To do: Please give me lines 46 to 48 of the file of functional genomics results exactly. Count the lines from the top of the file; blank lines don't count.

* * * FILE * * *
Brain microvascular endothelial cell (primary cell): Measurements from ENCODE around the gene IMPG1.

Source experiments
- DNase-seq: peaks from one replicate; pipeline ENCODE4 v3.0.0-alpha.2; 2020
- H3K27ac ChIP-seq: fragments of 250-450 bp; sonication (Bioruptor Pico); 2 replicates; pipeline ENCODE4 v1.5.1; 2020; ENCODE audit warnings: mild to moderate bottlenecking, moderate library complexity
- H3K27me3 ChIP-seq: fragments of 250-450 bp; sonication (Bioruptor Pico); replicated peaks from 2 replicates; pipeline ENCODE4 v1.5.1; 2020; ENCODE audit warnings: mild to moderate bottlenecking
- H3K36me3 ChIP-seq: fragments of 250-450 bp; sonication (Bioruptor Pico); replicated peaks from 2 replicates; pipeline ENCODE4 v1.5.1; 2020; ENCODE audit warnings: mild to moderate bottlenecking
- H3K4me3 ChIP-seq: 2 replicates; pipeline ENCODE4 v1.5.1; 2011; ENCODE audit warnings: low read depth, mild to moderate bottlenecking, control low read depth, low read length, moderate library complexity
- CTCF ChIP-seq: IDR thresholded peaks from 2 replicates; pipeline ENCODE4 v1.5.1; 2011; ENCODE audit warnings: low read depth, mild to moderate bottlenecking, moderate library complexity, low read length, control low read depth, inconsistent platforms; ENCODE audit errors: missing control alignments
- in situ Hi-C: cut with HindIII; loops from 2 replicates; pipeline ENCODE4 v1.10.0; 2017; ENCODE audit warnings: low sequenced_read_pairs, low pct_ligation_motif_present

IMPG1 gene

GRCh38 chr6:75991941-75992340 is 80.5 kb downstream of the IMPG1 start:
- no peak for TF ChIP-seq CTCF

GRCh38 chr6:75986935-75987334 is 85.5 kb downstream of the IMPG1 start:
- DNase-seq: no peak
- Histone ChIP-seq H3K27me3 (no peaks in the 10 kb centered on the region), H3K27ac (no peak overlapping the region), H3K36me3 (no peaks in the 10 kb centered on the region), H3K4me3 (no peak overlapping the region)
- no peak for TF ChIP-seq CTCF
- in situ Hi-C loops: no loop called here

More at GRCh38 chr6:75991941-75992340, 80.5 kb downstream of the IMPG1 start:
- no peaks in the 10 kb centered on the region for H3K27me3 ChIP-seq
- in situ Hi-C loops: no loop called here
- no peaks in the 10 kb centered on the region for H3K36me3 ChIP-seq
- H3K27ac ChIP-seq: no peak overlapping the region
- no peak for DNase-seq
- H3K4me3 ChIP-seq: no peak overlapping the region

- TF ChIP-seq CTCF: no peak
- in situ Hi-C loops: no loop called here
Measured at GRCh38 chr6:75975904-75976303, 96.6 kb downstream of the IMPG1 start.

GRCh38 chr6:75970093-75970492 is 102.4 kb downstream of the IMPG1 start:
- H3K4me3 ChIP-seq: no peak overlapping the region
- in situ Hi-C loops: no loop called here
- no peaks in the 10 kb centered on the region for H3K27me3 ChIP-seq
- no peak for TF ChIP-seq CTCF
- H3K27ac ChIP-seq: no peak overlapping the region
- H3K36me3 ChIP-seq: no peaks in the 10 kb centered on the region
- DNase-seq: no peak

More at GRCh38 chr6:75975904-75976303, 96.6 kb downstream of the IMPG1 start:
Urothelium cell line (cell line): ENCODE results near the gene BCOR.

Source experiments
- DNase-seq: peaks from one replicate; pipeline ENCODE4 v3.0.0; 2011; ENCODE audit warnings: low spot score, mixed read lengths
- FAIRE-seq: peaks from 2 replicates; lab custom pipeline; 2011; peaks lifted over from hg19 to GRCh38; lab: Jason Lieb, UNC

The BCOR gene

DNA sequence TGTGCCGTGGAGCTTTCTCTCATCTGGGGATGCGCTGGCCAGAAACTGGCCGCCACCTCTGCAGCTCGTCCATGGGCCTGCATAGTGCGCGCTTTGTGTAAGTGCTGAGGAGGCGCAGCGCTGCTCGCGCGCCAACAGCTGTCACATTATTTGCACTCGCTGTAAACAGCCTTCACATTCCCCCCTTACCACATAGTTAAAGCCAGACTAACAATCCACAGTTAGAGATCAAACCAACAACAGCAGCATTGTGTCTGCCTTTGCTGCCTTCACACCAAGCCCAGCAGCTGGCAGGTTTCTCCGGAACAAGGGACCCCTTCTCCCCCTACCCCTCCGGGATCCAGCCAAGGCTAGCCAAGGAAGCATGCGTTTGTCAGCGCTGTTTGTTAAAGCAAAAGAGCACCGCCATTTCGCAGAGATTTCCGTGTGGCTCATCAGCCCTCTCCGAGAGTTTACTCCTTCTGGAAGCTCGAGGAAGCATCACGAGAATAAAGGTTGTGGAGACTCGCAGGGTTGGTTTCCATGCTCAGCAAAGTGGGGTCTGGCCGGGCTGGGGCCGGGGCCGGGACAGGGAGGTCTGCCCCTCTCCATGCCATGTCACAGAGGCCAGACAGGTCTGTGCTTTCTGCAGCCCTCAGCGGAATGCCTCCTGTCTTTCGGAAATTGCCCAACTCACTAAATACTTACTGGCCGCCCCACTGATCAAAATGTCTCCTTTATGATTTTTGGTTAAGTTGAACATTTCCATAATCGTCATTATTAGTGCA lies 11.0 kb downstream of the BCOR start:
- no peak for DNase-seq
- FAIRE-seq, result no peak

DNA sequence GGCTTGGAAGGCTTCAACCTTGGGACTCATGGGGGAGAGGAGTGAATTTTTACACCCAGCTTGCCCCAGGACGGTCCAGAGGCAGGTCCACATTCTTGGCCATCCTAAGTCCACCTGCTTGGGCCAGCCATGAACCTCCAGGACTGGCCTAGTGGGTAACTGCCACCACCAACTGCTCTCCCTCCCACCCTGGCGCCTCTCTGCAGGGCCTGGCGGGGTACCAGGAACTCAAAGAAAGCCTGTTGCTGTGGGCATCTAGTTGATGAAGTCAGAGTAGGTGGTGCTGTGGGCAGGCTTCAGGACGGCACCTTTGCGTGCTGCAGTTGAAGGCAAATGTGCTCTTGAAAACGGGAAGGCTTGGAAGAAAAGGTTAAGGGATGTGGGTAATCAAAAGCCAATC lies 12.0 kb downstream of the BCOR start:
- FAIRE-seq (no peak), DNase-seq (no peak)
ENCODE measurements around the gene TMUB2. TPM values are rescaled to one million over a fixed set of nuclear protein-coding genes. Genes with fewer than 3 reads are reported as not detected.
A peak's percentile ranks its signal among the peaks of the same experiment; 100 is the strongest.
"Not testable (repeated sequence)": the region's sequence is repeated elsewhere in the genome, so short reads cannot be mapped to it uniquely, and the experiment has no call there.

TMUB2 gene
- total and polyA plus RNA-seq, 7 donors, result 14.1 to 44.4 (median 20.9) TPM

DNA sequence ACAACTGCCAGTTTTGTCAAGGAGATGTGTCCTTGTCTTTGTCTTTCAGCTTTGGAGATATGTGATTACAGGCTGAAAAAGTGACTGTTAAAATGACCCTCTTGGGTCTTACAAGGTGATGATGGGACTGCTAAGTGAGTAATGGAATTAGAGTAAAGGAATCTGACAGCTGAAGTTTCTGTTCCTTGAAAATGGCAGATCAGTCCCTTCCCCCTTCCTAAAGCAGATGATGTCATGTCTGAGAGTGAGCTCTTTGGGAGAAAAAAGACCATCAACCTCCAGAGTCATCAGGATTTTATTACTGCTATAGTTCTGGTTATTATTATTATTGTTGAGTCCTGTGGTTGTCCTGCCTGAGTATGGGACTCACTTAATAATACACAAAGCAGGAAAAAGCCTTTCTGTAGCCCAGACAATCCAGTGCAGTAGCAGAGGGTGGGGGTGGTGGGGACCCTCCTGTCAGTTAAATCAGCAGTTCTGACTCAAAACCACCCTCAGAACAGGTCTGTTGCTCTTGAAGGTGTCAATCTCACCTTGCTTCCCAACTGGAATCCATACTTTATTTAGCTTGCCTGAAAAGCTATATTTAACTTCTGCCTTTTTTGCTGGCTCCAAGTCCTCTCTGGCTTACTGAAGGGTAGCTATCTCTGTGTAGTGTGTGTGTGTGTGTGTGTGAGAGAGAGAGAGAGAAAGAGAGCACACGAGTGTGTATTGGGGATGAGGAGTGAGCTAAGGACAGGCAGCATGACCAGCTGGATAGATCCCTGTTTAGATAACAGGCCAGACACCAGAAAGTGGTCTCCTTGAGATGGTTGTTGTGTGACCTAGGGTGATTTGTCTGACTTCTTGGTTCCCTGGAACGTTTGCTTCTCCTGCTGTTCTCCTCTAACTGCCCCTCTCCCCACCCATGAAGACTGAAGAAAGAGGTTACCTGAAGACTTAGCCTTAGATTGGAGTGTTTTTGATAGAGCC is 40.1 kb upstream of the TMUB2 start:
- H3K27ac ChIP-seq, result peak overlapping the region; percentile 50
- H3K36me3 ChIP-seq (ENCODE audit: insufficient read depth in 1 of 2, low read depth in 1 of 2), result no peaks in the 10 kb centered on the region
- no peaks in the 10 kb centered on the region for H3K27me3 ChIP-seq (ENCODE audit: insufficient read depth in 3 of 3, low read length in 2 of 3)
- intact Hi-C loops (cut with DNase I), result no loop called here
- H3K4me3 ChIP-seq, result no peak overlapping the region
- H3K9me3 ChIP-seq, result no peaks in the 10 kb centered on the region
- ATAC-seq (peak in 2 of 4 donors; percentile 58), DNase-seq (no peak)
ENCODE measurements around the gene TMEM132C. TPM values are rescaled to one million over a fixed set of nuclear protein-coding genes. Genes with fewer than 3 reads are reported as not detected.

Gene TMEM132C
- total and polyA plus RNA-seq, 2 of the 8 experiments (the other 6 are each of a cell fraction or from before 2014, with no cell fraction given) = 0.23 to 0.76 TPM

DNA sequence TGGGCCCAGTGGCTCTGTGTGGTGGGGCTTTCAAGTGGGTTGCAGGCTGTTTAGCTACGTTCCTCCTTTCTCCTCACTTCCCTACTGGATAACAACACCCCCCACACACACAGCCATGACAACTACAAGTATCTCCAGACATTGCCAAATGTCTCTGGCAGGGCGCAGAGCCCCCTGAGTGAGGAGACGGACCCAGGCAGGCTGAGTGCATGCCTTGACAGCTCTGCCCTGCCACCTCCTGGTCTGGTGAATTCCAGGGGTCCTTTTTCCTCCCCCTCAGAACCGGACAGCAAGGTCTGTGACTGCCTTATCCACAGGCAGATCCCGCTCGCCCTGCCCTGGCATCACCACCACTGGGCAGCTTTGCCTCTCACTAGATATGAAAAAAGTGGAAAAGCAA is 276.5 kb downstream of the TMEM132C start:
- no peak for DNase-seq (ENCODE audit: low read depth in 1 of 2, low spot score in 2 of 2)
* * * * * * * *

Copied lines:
- FAIRE-seq (no peak), DNase-seq (no peak)
ENCODE measurements around the gene TMUB2. TPM values are rescaled to one million over a fixed set of nuclear protein-coding genes. Genes with fewer than 3 reads are reported as not detected.
A peak's percentile ranks its signal among the peaks of the same experiment; 100 is the strongest.